# Detect and Remove Outliers in Python

- Set Up the Environment and Load the Data Set
- Visualize the Data Set in Python
- Mathematical Methods to Detect the Outliers in Python
- Remove the Outliers From the DataFrame in Python

Within a dataset, an outlier is an item that is abnormally different from the rest of the dataset. However, this definition gives enough room for the data analyst to decide the threshold for abnormality.

We have outliers due to measurement errors, execution errors, sampling problems, incorrect data entry, or even natural variation. Removing outliers is important because their presence can increase errors, introduce bias, and significantly impact statistical models.

In this tutorial, we will be discussing methods for detecting and removing outliers from a dataset. We will demonstrate this by applying our techniques to a well-known Boston Housing dataset, part of the scikit-learn library.

The article is structured such that we will explore a method for detecting outliers and then discuss how the technique can be used to remove outliers.

If you wish to follow the tutorial, you can do so within your browser using Google Colab. It’s as simple as opening up a new notebook and writing code.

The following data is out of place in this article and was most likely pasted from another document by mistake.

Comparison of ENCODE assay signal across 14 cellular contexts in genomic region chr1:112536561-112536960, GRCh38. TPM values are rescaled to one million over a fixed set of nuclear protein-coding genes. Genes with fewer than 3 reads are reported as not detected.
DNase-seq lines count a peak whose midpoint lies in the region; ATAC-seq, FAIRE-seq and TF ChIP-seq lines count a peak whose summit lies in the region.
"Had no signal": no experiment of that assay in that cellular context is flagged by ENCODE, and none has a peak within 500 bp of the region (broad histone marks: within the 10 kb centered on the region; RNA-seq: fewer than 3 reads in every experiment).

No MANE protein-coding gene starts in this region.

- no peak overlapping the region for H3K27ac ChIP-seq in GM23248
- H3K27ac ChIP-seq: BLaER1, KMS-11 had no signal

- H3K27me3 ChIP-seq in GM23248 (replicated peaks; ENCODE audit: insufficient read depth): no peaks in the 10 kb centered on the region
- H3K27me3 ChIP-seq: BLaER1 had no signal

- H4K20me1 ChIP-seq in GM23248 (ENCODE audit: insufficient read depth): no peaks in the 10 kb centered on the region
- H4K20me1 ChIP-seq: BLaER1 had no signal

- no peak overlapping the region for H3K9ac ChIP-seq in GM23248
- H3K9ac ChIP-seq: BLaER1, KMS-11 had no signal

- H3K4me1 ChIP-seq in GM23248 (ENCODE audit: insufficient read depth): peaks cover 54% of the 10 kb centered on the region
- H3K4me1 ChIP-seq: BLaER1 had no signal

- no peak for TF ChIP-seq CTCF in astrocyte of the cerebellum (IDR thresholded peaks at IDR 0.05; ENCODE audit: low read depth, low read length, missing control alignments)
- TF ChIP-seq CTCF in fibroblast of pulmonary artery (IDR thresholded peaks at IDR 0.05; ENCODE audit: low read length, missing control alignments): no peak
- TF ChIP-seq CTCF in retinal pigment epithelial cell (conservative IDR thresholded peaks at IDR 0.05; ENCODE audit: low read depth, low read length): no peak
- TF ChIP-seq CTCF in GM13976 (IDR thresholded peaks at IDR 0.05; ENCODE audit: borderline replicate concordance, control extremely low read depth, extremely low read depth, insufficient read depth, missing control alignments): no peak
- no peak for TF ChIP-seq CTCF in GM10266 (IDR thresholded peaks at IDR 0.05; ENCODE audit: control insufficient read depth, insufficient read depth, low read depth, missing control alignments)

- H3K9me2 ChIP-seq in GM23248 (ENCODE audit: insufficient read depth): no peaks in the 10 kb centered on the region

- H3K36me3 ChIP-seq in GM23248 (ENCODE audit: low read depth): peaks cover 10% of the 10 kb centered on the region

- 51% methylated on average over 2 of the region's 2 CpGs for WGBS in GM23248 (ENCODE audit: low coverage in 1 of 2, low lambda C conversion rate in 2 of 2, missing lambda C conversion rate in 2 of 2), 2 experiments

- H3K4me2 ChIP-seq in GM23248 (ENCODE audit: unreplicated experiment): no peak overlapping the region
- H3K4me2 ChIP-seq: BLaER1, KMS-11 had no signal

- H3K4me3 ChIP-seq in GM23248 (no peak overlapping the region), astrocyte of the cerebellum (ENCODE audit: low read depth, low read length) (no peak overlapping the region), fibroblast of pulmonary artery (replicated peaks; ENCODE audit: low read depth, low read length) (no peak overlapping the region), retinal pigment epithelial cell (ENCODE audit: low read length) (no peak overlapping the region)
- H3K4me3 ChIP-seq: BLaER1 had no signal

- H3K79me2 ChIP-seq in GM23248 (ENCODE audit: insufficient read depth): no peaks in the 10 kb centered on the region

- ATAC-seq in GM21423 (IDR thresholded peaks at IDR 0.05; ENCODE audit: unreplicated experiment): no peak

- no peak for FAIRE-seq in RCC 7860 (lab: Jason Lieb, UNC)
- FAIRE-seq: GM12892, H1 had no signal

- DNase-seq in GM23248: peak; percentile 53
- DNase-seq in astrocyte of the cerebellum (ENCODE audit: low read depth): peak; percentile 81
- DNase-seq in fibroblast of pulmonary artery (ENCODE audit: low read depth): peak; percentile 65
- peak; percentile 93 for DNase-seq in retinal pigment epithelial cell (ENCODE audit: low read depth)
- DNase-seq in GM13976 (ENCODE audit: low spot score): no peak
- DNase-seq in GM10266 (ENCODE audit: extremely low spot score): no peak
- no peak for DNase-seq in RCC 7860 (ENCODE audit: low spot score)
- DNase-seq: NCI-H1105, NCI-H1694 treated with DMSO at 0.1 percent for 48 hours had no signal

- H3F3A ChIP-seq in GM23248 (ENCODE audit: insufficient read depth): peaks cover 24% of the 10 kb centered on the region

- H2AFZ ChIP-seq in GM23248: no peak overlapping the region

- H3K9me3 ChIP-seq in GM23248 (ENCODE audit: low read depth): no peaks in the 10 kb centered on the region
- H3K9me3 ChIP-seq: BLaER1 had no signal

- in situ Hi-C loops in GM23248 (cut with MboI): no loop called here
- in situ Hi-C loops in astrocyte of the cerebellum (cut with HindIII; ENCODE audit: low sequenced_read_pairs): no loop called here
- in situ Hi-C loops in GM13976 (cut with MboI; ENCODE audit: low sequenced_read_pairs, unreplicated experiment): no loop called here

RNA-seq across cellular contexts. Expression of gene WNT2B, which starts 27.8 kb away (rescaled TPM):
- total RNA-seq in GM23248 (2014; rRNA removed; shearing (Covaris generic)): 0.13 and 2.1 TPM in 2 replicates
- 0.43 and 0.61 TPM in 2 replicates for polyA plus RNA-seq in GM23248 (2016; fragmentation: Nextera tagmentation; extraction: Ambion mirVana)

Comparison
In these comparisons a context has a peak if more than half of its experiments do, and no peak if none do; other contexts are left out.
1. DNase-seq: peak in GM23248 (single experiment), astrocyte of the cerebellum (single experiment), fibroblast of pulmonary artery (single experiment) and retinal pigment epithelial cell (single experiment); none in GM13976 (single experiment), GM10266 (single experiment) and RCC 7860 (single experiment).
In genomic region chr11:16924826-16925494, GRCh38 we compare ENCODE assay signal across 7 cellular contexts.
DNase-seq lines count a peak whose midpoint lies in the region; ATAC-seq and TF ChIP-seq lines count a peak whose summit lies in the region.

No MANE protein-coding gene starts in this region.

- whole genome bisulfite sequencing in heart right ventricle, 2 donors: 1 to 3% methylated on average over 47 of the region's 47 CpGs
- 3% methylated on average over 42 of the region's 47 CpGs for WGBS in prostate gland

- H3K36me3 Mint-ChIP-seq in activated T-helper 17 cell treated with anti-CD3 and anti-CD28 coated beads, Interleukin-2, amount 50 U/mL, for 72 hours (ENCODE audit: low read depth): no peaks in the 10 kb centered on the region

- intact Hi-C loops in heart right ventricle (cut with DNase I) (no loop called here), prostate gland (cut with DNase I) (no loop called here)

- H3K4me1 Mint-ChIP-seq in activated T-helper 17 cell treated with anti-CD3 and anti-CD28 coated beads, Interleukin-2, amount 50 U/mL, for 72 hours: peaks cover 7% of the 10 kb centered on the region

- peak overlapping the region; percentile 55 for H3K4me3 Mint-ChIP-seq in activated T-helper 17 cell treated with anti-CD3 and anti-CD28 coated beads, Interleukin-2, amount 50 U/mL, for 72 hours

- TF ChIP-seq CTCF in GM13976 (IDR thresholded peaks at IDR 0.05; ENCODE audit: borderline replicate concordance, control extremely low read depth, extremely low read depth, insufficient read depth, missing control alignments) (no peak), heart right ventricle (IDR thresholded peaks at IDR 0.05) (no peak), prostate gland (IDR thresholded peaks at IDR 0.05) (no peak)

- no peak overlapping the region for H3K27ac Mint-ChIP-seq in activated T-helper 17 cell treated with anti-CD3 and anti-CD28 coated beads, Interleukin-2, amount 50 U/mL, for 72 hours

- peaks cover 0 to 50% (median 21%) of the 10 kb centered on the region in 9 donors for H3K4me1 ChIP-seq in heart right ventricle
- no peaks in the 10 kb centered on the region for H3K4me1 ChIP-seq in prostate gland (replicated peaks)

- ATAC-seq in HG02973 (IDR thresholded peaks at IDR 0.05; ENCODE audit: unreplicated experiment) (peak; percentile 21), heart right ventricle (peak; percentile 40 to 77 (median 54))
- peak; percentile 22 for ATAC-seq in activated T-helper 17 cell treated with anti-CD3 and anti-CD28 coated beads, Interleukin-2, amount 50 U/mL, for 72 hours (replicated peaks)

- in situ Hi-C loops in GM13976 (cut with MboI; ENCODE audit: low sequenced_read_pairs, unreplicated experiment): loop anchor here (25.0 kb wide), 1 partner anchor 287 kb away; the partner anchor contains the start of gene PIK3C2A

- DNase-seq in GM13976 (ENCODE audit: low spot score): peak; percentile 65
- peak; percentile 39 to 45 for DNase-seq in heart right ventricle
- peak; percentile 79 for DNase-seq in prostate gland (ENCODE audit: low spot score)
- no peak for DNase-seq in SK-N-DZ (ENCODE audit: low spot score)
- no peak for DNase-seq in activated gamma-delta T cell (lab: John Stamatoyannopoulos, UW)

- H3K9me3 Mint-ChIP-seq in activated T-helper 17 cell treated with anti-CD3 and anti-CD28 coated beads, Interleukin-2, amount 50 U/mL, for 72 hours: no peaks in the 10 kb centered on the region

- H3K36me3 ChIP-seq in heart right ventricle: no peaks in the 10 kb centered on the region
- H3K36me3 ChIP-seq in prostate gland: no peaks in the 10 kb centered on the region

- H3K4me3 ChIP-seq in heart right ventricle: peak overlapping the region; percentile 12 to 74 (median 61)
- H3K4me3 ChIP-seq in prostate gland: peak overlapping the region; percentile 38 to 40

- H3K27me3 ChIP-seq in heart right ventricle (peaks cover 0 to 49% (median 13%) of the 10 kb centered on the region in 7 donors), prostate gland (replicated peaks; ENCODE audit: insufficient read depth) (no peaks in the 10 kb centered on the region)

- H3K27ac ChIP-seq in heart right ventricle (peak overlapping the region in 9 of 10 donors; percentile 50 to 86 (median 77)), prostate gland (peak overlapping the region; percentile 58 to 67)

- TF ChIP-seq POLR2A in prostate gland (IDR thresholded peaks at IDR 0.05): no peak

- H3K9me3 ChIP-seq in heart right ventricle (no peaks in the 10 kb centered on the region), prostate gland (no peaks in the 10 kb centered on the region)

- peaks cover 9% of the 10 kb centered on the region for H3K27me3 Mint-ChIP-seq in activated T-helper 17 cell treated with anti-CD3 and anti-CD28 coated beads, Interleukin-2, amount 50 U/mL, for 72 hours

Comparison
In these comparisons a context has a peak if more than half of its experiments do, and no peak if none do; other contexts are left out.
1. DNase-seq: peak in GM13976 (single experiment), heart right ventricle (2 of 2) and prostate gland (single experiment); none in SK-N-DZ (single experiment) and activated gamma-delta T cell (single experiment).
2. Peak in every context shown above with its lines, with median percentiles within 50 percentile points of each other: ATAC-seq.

Here’s a step-by-step guide to getting started with Google Colab.

## Set Up the Environment and Load the Data Set

We start by importing a few libraries that we will be using.

```
import sklearn
from sklearn.datasets import load_boston
import pandas as pd
import matplotlib.pyplot as plt
```

We can then load the Boston Housing dataset.

```
bh_dataset = load_boston()
```

The dataset contains a `feature_names`

attribute, an array containing the names of all the features in the dataset. The `data`

attribute contains all the data.

We will separate the two and then combine them to create a Pandas data frame.

```
columns = bh_dataset.feature_names
df_boston = pd.DataFrame(bh_dataset.data)
df_boston.columns = columns
```

`df_boston`

now contains the entire dataset. Pandas allows us a clean and straightforward way to get a preview of our dataset using the `.head()`

method.

Calling the function as shown below will show a preview of the dataset (also shown below).

```
df_boston.head()
```

Output:

## Visualize the Data Set in Python